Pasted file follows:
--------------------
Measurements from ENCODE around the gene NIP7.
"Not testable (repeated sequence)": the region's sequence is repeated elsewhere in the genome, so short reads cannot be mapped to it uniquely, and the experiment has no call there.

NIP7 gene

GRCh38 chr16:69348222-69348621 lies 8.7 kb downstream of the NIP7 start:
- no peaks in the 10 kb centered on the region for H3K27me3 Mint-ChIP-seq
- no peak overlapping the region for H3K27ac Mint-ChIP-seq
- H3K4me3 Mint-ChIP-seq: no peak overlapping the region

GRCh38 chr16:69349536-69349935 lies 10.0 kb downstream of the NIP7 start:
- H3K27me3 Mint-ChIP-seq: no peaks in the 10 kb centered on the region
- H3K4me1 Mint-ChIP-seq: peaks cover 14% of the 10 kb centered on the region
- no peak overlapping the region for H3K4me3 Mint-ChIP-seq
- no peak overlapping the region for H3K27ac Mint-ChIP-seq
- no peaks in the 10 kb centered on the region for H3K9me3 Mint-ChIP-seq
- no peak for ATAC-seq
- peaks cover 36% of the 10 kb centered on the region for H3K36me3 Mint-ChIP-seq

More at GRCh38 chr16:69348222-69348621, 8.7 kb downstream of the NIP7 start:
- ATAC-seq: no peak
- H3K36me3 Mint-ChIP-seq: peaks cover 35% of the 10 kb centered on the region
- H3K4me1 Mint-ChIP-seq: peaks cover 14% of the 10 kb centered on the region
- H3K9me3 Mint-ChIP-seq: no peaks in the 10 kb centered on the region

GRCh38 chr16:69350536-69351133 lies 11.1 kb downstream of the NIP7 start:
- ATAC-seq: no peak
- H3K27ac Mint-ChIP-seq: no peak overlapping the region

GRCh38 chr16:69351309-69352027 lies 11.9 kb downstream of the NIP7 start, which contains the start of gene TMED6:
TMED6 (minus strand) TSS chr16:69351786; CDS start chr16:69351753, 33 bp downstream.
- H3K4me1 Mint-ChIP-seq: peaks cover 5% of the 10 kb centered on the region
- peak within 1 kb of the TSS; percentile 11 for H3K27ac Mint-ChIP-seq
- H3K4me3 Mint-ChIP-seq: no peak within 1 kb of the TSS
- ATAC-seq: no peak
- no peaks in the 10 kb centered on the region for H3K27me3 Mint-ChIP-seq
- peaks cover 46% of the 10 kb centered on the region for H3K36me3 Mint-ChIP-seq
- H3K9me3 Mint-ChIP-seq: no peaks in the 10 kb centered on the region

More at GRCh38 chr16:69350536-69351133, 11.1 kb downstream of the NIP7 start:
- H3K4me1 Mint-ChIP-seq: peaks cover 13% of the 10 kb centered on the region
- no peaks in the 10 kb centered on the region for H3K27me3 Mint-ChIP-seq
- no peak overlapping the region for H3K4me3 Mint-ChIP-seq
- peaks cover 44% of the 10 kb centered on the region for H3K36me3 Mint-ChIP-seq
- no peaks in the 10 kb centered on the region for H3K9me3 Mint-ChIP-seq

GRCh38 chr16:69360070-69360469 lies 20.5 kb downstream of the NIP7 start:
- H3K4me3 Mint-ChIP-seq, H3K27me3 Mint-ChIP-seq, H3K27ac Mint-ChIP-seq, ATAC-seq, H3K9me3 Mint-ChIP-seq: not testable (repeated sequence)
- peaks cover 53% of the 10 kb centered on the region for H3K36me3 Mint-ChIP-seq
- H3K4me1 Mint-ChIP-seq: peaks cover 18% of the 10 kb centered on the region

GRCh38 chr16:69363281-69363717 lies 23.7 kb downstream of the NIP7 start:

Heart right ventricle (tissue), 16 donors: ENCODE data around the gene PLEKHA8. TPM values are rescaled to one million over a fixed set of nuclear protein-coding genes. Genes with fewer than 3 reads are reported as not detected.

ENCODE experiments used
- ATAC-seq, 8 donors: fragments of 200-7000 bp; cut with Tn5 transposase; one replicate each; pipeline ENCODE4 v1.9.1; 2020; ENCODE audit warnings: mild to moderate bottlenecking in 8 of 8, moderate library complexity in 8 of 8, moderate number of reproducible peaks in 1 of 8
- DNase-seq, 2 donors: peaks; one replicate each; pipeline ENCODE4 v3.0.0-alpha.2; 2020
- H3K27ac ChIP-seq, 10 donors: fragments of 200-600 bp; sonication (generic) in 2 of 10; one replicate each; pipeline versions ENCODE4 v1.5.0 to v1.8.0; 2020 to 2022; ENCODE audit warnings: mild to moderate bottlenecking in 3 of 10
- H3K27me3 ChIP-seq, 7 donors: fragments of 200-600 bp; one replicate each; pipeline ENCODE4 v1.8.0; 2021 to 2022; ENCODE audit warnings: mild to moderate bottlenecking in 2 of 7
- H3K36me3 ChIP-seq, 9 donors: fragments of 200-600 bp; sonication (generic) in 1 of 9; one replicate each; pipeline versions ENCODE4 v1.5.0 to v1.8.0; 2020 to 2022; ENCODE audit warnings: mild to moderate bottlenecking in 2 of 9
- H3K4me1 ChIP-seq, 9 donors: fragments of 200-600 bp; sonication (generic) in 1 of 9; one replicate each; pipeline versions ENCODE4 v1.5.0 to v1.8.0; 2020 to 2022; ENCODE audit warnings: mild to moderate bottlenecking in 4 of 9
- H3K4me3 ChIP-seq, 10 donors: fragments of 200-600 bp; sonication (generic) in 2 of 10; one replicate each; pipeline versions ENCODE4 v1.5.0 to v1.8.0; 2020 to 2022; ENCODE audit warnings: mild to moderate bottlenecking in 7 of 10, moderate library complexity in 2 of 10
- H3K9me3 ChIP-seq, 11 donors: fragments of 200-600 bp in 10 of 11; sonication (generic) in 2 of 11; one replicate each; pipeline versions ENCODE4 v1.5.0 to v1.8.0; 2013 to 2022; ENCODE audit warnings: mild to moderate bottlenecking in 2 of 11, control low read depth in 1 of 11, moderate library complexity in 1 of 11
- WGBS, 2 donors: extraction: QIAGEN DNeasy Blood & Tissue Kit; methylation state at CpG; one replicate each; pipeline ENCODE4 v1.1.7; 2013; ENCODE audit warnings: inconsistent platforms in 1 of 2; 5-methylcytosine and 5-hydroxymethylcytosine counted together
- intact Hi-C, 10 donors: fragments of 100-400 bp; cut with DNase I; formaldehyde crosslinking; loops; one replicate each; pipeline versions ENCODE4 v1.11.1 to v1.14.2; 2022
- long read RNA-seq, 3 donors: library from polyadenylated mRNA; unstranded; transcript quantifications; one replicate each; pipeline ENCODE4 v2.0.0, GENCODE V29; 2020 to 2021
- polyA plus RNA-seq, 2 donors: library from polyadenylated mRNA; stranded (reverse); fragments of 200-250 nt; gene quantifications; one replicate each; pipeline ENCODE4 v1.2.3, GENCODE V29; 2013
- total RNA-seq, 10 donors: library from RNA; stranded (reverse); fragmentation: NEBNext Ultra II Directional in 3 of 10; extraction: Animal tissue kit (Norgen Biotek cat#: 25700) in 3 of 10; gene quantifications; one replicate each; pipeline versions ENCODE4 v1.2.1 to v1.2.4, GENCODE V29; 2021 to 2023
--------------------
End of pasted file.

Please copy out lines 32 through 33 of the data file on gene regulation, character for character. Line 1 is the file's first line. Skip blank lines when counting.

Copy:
- H3K9me3 Mint-ChIP-seq: no peaks in the 10 kb centered on the region

More at GRCh38 chr16:69350536-69351133, 11.1 kb downstream of the NIP7 start: